[math] u\left( x,t\right) = \frac{1}{2\pi} \int_{-\infty}^{\infty }\hat{f}\left( k\right) \mathrm{e}^{\mathrm{i}k^{3}t}\mathrm{e}^{\mathrm{i}kx}\mathrm{d}k [/math]

Numerical Implementation Using the FFT

The Fast Fourier Transform (FFT) is a method to calculate the fourier transform efficiently for discrete sets of points. These points need to be evenly spaced in the [math]x[/math] plane and are given by

[math] x_{n}=x_{0}+n\Delta x,\ \ 0\leq n\leq N-1 [/math]

(note they can start at any [math]x[/math] value). For the FFT to be as efficient as possible [math]N[/math] should be a power of [math]2.[/math] Corresponding to the discrete set of points in the [math]x[/math] domain is a discrete set of points in the [math]k[/math] plane given by

[math] k_{n}=\left\{ \begin{matrix} n\Delta k,\ \ 0\leq n\leq \frac{N}{2} \\ \left( n-N\right) \Delta k,\ \ \frac{N}{2}+1\leq n\leq N-1 \end{matrix} \right. [/math]

where [math]\Delta k=2\pi /(N\Delta x).[/math] Note that this numbering seems slighly odd and is due to aliasing. We are not that interested in the frequency domain solution but we need to make sure that we select the correct values of [math]k[/math] for our numerical code.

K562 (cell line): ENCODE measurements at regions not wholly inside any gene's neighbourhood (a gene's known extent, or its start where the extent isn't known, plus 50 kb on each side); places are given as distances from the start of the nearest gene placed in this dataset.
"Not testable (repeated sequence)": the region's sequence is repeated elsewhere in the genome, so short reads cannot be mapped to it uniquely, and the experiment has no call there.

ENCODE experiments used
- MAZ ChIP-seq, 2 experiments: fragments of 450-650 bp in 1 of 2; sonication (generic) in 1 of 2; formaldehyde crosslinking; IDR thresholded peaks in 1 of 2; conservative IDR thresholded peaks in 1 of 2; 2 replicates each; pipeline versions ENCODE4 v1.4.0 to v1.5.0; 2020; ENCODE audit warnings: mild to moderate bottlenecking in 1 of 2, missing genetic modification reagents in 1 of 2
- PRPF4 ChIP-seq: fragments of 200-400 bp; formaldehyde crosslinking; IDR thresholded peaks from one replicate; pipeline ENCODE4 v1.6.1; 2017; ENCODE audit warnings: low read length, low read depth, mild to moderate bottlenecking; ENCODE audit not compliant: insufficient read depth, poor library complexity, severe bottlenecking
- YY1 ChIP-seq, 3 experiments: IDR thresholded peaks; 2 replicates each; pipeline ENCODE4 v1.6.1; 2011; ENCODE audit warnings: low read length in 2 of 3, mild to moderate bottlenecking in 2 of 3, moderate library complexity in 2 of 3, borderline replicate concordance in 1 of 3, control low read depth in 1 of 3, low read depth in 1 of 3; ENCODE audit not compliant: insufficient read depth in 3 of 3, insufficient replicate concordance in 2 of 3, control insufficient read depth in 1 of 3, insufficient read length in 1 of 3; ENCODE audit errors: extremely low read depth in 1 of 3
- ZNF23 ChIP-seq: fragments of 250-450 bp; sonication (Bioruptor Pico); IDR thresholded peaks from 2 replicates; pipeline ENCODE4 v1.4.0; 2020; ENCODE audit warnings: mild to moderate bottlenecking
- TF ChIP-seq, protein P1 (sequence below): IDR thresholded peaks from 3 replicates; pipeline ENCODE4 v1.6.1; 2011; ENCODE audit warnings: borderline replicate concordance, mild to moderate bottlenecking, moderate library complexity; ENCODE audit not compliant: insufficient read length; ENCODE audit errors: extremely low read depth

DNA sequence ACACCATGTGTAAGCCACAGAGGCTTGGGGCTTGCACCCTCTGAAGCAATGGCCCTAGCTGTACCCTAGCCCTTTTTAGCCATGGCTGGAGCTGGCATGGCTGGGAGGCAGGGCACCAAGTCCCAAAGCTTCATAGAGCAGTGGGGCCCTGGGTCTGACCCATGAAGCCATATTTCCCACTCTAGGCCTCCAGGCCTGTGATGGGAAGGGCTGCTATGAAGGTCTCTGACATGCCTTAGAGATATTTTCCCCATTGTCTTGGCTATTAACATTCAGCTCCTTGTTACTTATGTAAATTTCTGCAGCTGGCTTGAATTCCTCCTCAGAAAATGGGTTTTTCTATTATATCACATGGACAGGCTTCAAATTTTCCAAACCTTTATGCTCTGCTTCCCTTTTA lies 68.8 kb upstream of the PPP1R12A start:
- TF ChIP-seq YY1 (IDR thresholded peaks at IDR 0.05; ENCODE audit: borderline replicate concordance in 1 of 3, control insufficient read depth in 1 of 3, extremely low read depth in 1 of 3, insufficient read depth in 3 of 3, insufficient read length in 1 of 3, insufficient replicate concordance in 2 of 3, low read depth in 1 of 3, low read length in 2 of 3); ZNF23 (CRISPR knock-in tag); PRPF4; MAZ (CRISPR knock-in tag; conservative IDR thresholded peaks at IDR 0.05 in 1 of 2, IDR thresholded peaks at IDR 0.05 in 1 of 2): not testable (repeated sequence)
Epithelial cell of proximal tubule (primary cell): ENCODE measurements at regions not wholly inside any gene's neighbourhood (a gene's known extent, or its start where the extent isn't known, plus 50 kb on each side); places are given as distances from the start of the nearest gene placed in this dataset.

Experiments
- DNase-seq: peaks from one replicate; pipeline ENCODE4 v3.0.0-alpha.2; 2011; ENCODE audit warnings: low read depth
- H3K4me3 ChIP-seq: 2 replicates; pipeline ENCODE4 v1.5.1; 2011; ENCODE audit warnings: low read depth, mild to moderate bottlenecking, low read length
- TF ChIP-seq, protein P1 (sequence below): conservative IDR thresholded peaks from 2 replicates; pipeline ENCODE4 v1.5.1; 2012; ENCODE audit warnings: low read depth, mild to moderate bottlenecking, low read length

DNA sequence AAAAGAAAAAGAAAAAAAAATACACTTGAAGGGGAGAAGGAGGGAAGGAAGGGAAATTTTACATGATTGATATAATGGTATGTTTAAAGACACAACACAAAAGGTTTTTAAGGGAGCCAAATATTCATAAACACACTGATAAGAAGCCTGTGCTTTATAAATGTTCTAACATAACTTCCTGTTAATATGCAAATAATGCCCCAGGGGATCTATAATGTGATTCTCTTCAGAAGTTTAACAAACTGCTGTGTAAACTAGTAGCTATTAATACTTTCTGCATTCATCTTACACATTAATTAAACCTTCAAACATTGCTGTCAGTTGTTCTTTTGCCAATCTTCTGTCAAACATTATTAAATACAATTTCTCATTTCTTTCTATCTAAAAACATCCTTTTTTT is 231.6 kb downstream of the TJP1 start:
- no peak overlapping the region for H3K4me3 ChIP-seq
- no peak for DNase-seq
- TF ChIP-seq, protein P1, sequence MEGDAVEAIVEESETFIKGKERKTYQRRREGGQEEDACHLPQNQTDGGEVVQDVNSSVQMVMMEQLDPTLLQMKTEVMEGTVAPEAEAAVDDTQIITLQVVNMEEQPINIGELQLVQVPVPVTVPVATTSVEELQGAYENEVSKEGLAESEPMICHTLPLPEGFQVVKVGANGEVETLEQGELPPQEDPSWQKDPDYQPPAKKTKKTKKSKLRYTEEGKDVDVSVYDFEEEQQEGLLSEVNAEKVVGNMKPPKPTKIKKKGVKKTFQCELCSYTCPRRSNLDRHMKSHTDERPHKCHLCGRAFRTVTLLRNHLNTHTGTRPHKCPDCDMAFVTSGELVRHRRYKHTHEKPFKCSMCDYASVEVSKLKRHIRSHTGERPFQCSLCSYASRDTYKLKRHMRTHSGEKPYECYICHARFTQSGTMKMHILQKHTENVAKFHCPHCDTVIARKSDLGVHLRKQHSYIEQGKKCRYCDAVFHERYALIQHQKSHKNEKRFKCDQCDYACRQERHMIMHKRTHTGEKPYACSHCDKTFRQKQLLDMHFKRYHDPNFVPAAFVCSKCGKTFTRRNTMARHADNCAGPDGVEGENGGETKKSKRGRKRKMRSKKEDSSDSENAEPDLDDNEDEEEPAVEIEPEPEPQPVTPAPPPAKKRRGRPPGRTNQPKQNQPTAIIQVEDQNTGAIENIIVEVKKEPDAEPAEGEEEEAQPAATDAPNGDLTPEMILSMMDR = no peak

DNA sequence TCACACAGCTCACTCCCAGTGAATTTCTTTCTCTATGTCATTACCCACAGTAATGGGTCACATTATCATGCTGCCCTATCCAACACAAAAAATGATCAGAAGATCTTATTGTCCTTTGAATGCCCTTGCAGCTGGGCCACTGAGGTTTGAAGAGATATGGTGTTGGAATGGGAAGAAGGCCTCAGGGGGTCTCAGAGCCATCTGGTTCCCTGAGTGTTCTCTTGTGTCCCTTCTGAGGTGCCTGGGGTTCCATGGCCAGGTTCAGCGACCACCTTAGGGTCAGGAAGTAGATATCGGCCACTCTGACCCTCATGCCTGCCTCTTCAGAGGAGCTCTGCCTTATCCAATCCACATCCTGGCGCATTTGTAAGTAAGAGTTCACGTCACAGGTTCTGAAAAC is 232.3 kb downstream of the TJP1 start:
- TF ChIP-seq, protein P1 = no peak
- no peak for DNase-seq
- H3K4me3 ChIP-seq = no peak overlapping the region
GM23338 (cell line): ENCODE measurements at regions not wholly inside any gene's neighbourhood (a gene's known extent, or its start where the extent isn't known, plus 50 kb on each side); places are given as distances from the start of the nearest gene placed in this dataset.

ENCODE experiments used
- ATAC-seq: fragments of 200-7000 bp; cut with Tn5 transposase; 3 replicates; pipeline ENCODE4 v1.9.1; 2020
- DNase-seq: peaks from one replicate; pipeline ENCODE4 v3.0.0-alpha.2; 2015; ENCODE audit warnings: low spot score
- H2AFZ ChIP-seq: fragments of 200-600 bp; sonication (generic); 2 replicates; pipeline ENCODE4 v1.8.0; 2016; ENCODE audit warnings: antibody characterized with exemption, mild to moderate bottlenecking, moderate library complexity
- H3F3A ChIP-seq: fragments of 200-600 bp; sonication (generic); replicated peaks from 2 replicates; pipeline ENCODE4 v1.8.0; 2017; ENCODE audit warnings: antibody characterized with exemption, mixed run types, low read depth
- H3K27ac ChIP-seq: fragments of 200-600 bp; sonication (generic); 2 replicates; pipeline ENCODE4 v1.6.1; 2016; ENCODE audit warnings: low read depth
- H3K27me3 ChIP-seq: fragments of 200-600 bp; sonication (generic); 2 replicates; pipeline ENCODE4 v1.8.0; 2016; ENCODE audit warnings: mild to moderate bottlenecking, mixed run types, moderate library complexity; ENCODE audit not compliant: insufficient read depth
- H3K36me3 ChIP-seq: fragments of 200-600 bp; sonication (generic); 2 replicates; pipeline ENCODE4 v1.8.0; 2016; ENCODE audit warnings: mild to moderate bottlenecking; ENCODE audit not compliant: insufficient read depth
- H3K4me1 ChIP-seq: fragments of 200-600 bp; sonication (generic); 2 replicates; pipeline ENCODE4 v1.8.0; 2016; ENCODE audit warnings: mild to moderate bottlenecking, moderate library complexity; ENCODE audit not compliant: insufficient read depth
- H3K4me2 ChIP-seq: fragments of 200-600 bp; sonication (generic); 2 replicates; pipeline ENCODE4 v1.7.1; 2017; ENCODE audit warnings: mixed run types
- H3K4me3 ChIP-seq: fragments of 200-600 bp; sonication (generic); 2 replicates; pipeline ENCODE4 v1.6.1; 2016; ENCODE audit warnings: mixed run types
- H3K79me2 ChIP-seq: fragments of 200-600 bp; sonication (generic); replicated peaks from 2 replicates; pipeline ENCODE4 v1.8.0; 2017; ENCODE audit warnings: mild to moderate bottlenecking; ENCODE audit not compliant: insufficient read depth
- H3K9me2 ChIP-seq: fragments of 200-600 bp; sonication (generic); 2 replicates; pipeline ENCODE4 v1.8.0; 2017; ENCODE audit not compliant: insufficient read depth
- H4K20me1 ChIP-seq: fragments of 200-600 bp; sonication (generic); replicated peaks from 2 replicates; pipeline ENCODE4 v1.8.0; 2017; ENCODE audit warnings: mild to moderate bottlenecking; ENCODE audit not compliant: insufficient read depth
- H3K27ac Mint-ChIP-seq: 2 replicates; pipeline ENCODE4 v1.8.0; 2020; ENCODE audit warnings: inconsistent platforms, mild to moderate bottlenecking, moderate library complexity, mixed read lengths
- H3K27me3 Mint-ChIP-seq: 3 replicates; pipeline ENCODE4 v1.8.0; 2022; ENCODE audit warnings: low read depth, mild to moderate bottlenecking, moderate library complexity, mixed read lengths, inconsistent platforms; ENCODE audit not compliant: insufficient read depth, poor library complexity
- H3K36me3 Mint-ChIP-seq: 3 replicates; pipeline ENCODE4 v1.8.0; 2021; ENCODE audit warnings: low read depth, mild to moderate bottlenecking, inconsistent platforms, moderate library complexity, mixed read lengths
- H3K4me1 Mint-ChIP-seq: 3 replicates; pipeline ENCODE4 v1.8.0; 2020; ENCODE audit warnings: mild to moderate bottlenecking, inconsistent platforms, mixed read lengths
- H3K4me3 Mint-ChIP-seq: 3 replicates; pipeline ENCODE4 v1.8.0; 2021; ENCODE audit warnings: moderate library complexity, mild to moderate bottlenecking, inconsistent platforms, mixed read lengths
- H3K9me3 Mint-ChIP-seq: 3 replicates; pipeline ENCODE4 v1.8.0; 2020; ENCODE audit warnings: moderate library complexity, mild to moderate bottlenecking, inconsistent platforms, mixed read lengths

Numerical Code for the Linear KdV

Here is the code to solve the linear KdV using MATLAB

N = 1024;

t=0.1;

x = linspace(-10,10,N);

delta_x = x(2) - x(1);

delta_k = 2*pi/(N*delta_x);

k = [0:delta_k:N/2*delta_k,-(N/2-1)*delta_k:delta_k:-delta_k];

f = exp(-x.^2);

f_hat = fft(f);

u = real(ifft(f_hat.*exp(i*k.^3*t)));

Numerical Solution of the KdV

It turns out that a method to solve the KdV equation can be derived using spectral methods. We begin with the KdV equation written as

[math] \partial _{t}u+3\partial _{x}\left( u\right) ^{2}+\partial _{x}^{3}u=0. [/math]

The Fourier transform of the KdV is therefore

[math] \partial _{t}\hat{u}+3ik\widehat{\left( u^{2}\right)} -ik^{3}\hat{u}=0 [/math]

We solve this equation by a split step method. We write the equation as

[math] \partial _{t}\hat{u}=-3ik\widehat{\left( u^{2}\right)} +ik^{3}\hat{u} [/math]

We can solve

[math] \partial _{t}\hat{u}=ik^{3}\hat{u} [/math]

exactly while the equation